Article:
Skip to main content

Grades 9-12

A view from the top – Unit plan

Help your students dig deeper into local and global human rights stories while discovering how different groups have inspired change for human rights.

A smiling woman on the alabaster ramps of the Museum.

“A view from the top” is a three‐lesson unit plan to accompany the Virtual Museum Tour: A view from the top. This unit introduces students to inspiring human rights stories and how these stories motivated people to take action for human rights.

The lessons included in this unit plan are cross‐curricular and encourage students to read, write, research, and communicate ideas about inspiring change for human rights. 

  1. Explore:

  2. Respond:

    • Briefly summarize the virtual tour. Where did you stop? What stories did you hear? What part of the tour was most interesting to you?
  3. Dig deeper:

    • Dig deeper into the story of Maréshia Rucker. Her story is found in the Inspiring Change gallery on Level 7 but was not featured in this tour.
  4. Respond:

    • Why is Maréshia Rucker’s story featured in a gallery called Inspiring Change?
    • What was Maréshia advocating for? What tools did she use to inspire others to support her cause? What were the lasting effects of her actions?
    • In your community, what barriers do you see to making sure everyone can participate in community events? What actions need to be taken to begin breaking down these barriers?

Lesson 2: Music as inspiration

  1. Refresh:

    • While watching the Virtual Museum Tour: A view from the top, you visited an area in the Inspiring Change gallery on Level 7 called the listening stations. Here you briefly heard about how music can and has been used as a tool to inspire people to take action for human rights. To review, please go to 4:20 in the video.
  2. Reflect:

    • Has music ever changed your point of view?
  3. Respond:

    • What is the connection between music and human rights?
    • Of all the songs featured in this article, which one had the greatest impact on you? What was the message behind this song and why was it so impactful?
  4. Research:

    Do some research into a song which was not featured in this article that has, or is currently having, a positive impact on human rights. Then respond to the following questions.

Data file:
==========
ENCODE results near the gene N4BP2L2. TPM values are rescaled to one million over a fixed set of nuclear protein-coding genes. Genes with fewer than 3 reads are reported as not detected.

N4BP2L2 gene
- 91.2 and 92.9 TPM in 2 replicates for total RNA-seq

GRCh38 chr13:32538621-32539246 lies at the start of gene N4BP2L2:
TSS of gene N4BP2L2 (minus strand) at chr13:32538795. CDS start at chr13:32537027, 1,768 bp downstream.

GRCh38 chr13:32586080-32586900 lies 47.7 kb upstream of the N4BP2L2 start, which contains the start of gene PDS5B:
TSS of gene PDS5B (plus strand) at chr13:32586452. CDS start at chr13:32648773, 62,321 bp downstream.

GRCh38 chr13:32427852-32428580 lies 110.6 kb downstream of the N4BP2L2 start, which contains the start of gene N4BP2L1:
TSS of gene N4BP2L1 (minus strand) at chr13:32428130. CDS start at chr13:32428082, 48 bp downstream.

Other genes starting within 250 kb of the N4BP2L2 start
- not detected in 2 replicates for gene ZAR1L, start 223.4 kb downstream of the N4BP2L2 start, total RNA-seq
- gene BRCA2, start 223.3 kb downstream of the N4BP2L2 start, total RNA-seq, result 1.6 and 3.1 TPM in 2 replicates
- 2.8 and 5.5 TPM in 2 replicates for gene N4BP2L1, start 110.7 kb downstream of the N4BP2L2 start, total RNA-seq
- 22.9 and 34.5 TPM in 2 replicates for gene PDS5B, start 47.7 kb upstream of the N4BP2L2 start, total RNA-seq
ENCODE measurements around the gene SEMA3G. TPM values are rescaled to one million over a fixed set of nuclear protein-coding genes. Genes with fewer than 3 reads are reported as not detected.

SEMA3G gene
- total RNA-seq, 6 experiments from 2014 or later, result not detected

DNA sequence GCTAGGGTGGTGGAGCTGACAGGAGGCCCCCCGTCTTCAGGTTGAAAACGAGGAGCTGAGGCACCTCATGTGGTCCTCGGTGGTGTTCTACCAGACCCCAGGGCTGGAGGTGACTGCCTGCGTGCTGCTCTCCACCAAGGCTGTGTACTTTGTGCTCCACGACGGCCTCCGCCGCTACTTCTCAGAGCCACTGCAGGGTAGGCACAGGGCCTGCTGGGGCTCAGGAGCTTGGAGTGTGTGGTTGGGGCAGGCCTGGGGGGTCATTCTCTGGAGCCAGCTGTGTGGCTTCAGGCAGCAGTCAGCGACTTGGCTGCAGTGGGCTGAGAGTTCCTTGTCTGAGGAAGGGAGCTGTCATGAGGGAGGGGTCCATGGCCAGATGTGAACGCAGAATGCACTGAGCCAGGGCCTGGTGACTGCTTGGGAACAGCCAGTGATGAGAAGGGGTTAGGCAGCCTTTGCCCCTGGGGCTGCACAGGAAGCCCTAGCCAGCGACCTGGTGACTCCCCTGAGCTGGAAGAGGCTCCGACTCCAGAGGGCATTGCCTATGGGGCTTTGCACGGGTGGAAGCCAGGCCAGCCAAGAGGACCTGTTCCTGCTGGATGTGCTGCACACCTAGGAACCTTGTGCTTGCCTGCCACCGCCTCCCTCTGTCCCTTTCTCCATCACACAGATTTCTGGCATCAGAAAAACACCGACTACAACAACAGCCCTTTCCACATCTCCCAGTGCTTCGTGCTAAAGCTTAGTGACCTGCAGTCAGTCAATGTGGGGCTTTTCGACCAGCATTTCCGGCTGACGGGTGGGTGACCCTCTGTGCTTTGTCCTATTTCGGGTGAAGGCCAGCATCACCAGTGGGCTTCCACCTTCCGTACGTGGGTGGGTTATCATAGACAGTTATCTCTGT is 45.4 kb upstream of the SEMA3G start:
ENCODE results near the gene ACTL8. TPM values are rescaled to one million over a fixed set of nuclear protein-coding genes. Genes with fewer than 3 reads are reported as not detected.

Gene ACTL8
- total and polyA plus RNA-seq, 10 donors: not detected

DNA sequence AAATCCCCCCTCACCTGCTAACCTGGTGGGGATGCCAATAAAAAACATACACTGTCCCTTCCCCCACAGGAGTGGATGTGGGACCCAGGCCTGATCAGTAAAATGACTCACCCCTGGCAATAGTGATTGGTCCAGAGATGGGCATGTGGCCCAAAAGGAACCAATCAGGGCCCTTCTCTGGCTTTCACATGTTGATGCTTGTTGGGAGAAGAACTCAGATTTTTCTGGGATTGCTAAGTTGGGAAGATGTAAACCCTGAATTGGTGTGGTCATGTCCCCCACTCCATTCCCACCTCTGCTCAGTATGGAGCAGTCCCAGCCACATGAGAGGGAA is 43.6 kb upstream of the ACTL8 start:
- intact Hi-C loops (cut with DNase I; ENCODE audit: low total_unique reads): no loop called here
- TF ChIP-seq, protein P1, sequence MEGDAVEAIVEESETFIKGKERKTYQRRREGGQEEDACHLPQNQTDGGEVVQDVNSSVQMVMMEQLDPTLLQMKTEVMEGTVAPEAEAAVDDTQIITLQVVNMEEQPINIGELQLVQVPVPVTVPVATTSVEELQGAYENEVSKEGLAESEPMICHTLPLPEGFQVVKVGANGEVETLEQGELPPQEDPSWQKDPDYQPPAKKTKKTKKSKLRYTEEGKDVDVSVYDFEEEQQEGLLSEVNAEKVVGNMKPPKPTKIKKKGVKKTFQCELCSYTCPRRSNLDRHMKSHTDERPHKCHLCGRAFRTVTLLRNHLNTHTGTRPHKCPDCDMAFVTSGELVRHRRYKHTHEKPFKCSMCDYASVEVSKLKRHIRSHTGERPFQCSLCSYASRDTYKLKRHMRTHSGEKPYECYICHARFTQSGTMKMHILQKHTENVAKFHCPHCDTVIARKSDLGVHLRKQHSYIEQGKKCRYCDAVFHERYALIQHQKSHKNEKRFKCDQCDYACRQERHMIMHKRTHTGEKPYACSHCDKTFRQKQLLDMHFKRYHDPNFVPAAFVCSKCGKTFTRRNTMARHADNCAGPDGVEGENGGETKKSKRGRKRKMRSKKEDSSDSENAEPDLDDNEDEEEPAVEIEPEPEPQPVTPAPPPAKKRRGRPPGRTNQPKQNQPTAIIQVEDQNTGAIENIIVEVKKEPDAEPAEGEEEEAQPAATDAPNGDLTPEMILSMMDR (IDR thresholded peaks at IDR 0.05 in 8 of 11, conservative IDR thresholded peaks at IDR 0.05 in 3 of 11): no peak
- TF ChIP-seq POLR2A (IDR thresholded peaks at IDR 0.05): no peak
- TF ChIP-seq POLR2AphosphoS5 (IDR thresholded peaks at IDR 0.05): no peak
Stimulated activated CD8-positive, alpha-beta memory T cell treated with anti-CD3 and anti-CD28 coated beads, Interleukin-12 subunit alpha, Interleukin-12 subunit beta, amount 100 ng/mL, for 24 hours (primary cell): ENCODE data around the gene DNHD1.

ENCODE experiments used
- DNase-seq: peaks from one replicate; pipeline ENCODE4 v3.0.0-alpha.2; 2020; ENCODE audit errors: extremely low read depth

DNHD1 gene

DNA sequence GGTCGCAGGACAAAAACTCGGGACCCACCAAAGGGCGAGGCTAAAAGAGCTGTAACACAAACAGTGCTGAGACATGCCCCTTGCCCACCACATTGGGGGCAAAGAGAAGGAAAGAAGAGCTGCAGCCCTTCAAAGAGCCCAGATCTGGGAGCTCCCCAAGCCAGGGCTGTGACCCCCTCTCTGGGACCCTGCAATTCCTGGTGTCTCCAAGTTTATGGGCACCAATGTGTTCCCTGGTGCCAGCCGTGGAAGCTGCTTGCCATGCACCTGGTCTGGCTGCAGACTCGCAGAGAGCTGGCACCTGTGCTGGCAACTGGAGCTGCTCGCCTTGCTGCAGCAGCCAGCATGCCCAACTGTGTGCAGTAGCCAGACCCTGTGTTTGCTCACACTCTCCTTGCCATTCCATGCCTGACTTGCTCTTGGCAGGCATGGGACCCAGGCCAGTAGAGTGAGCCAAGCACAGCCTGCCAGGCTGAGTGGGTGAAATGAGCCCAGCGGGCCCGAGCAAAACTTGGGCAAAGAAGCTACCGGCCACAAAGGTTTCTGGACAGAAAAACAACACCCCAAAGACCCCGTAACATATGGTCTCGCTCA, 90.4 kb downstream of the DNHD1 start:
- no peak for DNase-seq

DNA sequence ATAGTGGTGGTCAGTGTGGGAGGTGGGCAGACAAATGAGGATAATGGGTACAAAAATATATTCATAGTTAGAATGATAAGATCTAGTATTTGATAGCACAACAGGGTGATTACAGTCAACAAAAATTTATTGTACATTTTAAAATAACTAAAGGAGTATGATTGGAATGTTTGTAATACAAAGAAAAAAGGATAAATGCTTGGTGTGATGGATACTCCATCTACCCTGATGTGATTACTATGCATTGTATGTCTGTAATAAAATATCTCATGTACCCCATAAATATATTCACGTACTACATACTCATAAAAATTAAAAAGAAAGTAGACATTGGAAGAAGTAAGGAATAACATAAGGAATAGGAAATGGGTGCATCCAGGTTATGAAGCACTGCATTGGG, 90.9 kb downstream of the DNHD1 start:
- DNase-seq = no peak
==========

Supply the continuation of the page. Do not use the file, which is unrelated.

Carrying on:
• What song did you choose and why?
    • What is the main message behind the song?
    • How has this song made a positive impact on human rights?

Lesson 3: Inspiring change in your community

  1. Refresh:

    • The final stop in the Virtual Museum Tour: A view from the top took you to the Israel Asper Tower of Hope. Here you briefly heard about a variety of locations in Winnipeg, such as Main Street, St. Boniface and the Exchange District, where action for human rights took place. Today you will have the chance to learn the history behind one of these locations and do some research into the action for human rights that has taken place – or is taking place – in your own neighbourhood. To review, please go to 7:15 in the video.
  2. Reflect:

    • Do you think people are taking action for human rights in your community?
  3. Explore:

  4. Respond:

    • When did this strike take place and what rights were being fought for?
    • What brought people together and motivated them to take action for their rights?
    • What were the lasting impacts of these events?
  5. Research:

    Do some research into human rights activism that is taking or has taken place in your community. Then respond to the following questions.

    • What action for human rights has taken place – or is taking place – in your community? What motivated this action?
    • Where do you see a need for human rights activism in your community?
    • How might you get involved or motivate others to take an interest in this cause?